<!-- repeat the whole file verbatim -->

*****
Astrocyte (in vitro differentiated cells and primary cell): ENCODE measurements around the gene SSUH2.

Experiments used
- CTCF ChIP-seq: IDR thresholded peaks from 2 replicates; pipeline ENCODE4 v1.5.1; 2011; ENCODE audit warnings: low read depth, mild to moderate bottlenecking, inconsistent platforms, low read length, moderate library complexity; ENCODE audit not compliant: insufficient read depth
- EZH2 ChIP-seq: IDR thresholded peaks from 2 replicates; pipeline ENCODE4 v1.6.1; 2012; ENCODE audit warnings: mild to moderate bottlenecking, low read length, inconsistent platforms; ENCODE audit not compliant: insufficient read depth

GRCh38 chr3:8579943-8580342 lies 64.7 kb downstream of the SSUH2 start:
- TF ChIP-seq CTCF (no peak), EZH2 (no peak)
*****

Astrocyte (in vitro differentiated cells and primary cell): ENCODE measurements around the gene SSUH2.

Experiments used
- CTCF ChIP-seq: IDR thresholded peaks from 2 replicates; pipeline ENCODE4 v1.5.1; 2011; ENCODE audit warnings: low read depth, mild to moderate bottlenecking, inconsistent platforms, low read length, moderate library complexity; ENCODE audit not compliant: insufficient read depth
- EZH2 ChIP-seq: IDR thresholded peaks from 2 replicates; pipeline ENCODE4 v1.6.1; 2012; ENCODE audit warnings: mild to moderate bottlenecking, low read length, inconsistent platforms; ENCODE audit not compliant: insufficient read depth

GRCh38 chr3:8579943-8580342 lies 64.7 kb downstream of the SSUH2 start:
- TF ChIP-seq CTCF (no peak), EZH2 (no peak)